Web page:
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Scrutiny Committees

Scrutiny at Merthyr Tydfil County Borough Council

Overview and Scrutiny (more commonly known as "scrutiny") is a statutory function and helps to ensure that local public services are delivered effectively, efficiently and in the best interests of residents. It is an important mechanism through which public accountability can be exercised. Scrutiny has wide ranging powers to investigate areas of local interest.

To assist investigations scrutiny can question decision takers, call in expert witnesses or hear evidence from other local stakeholders (eg local residents, businesses or community groups). Investigations are not restricted to Council run services, as any area of interest to the local community may be investigated by scrutiny councillors. All Councillors (except Cabinet Members) can participate in the scrutiny of the Council and its partners.

The Council's Scrutiny Committees

The Council has five scrutiny committees which carry out the statutory scrutiny function.

Role of Scrutiny

There is no single definition of Scrutiny; it therefore should be viewed as an umbrella term covering a wide range of possible roles. However, the key legislative roles are: -

  • Holding the Cabinet to account - acting as a watchdog and check and balance on the decision making of the Cabinet, individual Cabinet members, and Senior Officers of the Council
  • Policy Review and Development - Checking to see whether existing policies are effective; and helping to shape new ones;
  • Reviewing and scrutinising the performance of the Council and help drive improvements in services;
  • External scrutiny - reviewing or investigating matters of particular concern either within the Council or within the Community.

Above all, the process needs to be firmly focused on both matters of importance and in making a difference, as these elements are key to scrutiny reaching its potential and being of value to the Council and to local people.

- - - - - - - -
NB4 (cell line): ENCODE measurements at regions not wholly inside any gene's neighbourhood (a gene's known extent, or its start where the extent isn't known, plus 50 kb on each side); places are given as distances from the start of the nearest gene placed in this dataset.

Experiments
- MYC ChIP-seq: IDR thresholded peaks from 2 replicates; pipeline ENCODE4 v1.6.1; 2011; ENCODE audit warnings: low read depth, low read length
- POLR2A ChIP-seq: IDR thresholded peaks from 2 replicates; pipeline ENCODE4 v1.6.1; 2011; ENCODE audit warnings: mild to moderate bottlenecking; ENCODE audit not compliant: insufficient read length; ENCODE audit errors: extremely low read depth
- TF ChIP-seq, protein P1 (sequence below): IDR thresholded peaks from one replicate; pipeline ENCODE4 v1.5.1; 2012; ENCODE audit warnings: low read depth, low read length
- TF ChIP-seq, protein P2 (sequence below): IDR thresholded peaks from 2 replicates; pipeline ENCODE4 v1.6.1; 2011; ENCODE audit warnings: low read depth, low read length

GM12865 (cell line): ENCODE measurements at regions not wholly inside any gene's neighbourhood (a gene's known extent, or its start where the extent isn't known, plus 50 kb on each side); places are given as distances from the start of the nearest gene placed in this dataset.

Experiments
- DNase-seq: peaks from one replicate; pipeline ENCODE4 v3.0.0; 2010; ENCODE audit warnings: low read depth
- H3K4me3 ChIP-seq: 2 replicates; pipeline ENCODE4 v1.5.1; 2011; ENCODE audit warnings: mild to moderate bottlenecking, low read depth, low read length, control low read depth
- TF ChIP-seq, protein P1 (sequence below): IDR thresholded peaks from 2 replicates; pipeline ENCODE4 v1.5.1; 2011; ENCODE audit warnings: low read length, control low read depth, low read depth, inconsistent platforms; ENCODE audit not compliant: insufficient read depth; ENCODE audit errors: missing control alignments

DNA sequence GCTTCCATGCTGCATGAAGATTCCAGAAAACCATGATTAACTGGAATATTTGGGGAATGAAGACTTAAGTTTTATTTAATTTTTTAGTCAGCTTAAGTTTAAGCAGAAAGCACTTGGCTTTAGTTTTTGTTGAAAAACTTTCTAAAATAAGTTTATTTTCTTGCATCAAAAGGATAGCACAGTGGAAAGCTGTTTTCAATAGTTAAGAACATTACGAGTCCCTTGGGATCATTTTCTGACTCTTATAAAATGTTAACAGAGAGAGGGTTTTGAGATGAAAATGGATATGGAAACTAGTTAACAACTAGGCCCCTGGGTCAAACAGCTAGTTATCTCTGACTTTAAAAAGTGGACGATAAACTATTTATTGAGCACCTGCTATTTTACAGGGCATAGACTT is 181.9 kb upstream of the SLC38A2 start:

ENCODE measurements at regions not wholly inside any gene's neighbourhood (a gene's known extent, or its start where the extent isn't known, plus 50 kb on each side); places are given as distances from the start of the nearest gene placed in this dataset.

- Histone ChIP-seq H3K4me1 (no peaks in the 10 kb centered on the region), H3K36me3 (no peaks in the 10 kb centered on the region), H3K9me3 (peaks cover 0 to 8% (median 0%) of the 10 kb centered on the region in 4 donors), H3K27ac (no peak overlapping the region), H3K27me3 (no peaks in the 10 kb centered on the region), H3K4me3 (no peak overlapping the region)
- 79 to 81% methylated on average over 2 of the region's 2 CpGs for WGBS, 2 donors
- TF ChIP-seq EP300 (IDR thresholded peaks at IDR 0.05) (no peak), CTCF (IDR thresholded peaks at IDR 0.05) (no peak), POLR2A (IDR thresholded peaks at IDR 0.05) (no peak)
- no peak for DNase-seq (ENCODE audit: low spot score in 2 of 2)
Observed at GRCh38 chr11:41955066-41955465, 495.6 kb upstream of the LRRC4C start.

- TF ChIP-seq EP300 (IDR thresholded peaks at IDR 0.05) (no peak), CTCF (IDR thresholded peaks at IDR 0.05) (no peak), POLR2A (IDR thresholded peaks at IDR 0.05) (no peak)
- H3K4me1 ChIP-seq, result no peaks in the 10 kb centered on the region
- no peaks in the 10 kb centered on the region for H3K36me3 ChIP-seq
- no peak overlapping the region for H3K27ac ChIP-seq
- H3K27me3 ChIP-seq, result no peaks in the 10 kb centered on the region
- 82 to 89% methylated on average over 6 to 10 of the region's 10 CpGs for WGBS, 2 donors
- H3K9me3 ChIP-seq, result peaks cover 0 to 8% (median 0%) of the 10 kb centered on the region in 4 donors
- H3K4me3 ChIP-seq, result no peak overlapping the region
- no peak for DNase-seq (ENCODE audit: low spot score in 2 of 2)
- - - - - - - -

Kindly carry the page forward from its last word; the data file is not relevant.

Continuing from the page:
The scrutiny process provides the opportunity for Councillors and Co-opted members to:-

  • Examine the various functions of the Council;
  • To ask questions on how decisions have been made, to consider whether service improvements can be put in place and where necessary make recommendations to this effect;
  • Champion issues of local concern to residents;
  • Participate in the development of new policies.

Scrutiny Committee Work Programmes

Each of the five Scrutiny Committees sets its own annual work programme to review policies, decisions and services of the Council and other organisations operating in the County Borough to ensure they meet the needs of local communities. The Committees have agreed their work programmes and will be considering the items and issues as shown in the document at their meetings over the coming twelve months or so.

Some key principles Councillors considered when they prepared the work programmes include: topics should add value and support corporate priorities; where appropriate involve partners, stakeholders and the public; allow some flexibility to enable topics to be included as they arise; seek improvement in service provision; and be achievable within available resources.

Getting involved at Scrutiny Committee meetings:

Scrutiny Committees have arrangements to allow people who live or work in the local authority area to make representations on any matter being discussed. There are many different ways you may wish to get involved in the work of scrutiny, including:

You could also apply to become a co-opted member on one of the council's Scrutiny Committees.  As a co-opted member you will participate on one of the Council's Scrutiny Committees with elected Councillors and other co-opted members.  You will use your skills and knowledge of issues and services within the county borough to add to the discussion and debate. 

There is no salary or allowance for the role, but reimbursements are made for reasonable travel expenses.

Scrutiny Good Practice Guide

This Scrutiny Good Practice Guide is useful for Councillors and Co-opted members and also includes information for Council officers attending scrutiny meetings. There is also information for outside organisations and individual members of the public who are invited to attend a scrutiny meeting. The guide explains the role of scrutiny and also what you can expect when you attend a meeting, amongst other things.

Scrutiny committees cannot:

  • Make decisions on behalf of the Council
  • Scrutinise specific decisions of the Planning Committee, Licensing Committee and Rights of Way Committee that have quasi-judicial decision-making responsibilities
  • Deal with individual queries, concerns, or complaints. If you are not satisfied with a service or have a complaint, please contact the relevant officer responsible for that service area. However, if you are not able to resolve the query please use the council's corporate complaints procedure or raise the matter with your local Councillor.
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